While Lucio’s reaction to marriage is one that demonstrates the gender binary in through misogyny and patriarchy, he is not the only man who speaks to marriage in such a way. At the end of the play, the Duke asks Isabella to marry him after pardoning Claudio. They way in which he speaks about marriage is significant as it expresses how the views towards the institution of marriage is greatly centered around the patriarchal standards of the society at the time. When proposing to Isabella Vincentio declares, “[d]ear Isabel,/ I have a motion much imports your good;/ Whereto if you’re a willing ear incline,/ What’s mine is yours and what is yours is mine./ So, bring us to our palace; where we’ll show/ What’s yet behind, that’s meet you all should know” (5.1 2980-85). While he argues he will provide Isabella with a good life by saying what’s his is hers, Shakespeare illustrates the patriarchy through the way in which Isabella is almost expected to accept and is not given the chance to deny his proposal, if that is what she wishes. It is misogynistic how he assumes she would want to spend her life with him, but the most troubling part is how she is given no voice in the situation, similarly to Lucio’s mistress. Isabella loses all agency and autonomy in the decision-making process, speaking to how men living in Vienna’ s patriarchal society do not consider women as equals. After examining each example related to marriage, the reader can see how misogyny and patriarchal norms are used to disempower women, resulting in a consequential gender binary.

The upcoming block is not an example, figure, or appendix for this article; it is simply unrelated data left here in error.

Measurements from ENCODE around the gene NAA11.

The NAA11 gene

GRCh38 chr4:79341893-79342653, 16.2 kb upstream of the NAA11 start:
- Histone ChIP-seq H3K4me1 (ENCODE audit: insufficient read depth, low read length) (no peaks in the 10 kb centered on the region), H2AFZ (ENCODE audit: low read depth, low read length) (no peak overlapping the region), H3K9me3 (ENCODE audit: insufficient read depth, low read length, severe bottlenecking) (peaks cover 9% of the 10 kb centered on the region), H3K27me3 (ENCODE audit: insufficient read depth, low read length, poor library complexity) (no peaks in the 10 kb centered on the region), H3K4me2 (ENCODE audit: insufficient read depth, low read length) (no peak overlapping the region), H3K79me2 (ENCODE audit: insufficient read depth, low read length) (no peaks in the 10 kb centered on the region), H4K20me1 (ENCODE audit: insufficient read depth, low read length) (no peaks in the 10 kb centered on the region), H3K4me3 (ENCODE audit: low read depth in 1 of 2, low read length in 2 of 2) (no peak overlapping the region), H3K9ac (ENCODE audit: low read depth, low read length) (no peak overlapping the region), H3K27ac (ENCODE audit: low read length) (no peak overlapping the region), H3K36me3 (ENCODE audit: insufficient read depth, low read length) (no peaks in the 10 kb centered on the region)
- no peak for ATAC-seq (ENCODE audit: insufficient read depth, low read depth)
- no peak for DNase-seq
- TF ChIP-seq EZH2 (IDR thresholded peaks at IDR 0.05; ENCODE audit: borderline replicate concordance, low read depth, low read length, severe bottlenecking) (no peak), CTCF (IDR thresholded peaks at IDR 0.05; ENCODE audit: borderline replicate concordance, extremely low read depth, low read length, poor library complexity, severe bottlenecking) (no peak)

Once having evaluated how misogyny and patriarchy work in Shakespeare’s Measure for Measure, it is evident that it leads to a gender binary through the main ideas discussed. It is through religion, gender and marriage that one is able to make connections between the motif discussed and question why women are viewed in such a way, compared to men. After looking at the role of misogynistic and patriarchal ideologies as a motif, it is clear that this ideology deeply influences the significant topics explored in Measure for Measure while cultivating a gender binary. Through this analysis, one comes to ascertain a higher level of understanding with regards to how the mistreatment of women and male dominance influences the gender binary in the play. Challenging this standardization posed by the gender binary allows the reader to become a critic of gender-based issues and question the binary opposition that exits between men and women.

Work Cited

Shakespeare, W. Measure for Measure. Open Source Shakespeare, http://www.opensourceshakespeare.org/views/plays/play_view.php?WorkID=mea            sure&Scope=entire&pleasewait=1&msg=pl#a3,s2. Accessed 10 November 2016.